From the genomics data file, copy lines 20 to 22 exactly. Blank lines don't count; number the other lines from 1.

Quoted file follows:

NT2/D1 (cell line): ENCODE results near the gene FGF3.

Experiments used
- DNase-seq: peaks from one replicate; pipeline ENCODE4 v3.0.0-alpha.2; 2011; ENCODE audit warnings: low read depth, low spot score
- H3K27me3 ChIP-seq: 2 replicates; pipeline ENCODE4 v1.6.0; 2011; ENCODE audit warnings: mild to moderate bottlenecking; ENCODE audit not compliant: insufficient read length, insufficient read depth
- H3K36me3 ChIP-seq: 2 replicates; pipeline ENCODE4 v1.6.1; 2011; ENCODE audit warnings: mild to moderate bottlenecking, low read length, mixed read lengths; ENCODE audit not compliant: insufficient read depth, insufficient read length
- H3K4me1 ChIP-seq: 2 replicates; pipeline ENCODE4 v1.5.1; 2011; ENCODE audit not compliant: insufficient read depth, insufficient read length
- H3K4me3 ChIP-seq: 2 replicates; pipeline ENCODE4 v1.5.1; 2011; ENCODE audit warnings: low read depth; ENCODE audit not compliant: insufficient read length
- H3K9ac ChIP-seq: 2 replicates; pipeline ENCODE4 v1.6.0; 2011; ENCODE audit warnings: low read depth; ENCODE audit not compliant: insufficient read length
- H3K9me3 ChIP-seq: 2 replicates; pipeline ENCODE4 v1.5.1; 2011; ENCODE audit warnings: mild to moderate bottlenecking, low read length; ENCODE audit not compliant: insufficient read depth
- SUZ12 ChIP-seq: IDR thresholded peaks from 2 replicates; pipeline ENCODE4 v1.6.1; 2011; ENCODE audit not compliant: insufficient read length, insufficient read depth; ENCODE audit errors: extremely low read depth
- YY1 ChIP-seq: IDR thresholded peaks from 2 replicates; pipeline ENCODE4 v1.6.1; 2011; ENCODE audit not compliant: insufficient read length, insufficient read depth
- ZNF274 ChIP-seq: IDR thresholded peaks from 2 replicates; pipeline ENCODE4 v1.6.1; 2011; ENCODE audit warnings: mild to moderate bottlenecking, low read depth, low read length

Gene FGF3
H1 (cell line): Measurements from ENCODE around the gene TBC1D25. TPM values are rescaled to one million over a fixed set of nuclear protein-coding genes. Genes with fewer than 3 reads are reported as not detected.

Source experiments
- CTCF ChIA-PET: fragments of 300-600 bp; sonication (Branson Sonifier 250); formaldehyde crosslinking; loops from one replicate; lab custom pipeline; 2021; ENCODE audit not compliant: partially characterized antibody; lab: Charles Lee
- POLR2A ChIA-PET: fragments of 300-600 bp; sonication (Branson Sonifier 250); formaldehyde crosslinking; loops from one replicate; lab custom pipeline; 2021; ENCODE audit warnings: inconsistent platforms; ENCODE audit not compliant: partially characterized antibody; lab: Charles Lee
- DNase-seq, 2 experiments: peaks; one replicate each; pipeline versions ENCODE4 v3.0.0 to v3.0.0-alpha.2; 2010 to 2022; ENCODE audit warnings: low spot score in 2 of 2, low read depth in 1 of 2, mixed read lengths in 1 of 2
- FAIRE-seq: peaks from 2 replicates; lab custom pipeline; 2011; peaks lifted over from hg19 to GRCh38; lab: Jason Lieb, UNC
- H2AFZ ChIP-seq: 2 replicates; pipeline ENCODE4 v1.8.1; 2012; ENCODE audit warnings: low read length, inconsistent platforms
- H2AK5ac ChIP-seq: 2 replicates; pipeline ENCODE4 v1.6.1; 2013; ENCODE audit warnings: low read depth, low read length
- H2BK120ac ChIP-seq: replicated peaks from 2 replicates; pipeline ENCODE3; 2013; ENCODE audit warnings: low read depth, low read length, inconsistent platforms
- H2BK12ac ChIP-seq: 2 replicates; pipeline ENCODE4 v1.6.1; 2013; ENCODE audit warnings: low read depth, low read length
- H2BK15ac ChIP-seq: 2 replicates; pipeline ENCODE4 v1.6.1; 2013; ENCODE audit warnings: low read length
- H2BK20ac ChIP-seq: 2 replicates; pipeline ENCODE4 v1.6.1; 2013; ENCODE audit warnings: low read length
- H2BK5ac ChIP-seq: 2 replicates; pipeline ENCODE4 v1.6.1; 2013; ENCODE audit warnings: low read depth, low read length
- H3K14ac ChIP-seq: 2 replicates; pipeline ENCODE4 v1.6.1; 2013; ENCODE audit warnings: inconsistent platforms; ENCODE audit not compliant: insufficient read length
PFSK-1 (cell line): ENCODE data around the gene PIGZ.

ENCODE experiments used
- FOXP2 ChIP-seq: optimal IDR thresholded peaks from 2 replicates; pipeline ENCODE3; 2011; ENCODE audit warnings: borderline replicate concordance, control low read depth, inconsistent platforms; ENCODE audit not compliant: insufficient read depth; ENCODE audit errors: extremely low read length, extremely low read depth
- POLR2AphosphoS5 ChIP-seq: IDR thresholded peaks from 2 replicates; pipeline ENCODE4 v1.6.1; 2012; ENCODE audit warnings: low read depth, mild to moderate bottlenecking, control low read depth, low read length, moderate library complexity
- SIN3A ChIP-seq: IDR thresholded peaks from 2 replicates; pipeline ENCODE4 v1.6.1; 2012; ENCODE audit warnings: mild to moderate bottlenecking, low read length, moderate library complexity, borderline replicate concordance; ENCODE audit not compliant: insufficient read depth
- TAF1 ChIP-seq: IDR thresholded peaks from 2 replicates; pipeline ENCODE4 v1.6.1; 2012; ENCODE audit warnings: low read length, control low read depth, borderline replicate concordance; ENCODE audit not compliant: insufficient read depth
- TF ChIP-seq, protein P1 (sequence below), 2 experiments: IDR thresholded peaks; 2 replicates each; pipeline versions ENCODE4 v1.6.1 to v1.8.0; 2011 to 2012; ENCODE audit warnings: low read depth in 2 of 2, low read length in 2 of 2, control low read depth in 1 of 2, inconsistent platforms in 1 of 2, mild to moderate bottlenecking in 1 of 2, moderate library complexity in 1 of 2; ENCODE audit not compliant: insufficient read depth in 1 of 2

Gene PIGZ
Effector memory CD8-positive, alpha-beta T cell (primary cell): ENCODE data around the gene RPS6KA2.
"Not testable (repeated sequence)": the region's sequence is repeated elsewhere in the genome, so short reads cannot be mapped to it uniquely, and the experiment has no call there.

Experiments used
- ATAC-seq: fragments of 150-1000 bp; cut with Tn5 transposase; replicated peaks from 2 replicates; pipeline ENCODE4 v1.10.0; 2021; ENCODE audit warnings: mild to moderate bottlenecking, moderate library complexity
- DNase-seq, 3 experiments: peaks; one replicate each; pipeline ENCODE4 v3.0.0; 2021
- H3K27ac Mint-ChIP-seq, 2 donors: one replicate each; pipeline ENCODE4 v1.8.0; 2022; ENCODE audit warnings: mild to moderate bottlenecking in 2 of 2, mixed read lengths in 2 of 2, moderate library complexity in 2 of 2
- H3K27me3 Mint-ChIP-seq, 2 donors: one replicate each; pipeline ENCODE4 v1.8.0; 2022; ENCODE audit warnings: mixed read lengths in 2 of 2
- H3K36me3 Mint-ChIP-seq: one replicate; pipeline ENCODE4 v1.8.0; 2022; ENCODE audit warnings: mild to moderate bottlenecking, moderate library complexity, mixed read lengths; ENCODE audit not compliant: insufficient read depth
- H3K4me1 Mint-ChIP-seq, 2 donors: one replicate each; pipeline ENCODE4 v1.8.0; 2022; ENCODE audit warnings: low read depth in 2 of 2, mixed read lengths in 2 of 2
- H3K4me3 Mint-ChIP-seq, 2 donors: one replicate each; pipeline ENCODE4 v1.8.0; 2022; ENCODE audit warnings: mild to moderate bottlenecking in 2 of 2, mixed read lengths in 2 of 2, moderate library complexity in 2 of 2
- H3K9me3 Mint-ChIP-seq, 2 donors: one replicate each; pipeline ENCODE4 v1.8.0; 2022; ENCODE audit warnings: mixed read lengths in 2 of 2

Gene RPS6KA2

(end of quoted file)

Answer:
- H2AFZ ChIP-seq: 2 replicates; pipeline ENCODE4 v1.8.1; 2012; ENCODE audit warnings: low read length, inconsistent platforms
- H2AK5ac ChIP-seq: 2 replicates; pipeline ENCODE4 v1.6.1; 2013; ENCODE audit warnings: low read depth, low read length
- H2BK120ac ChIP-seq: replicated peaks from 2 replicates; pipeline ENCODE3; 2013; ENCODE audit warnings: low read depth, low read length, inconsistent platforms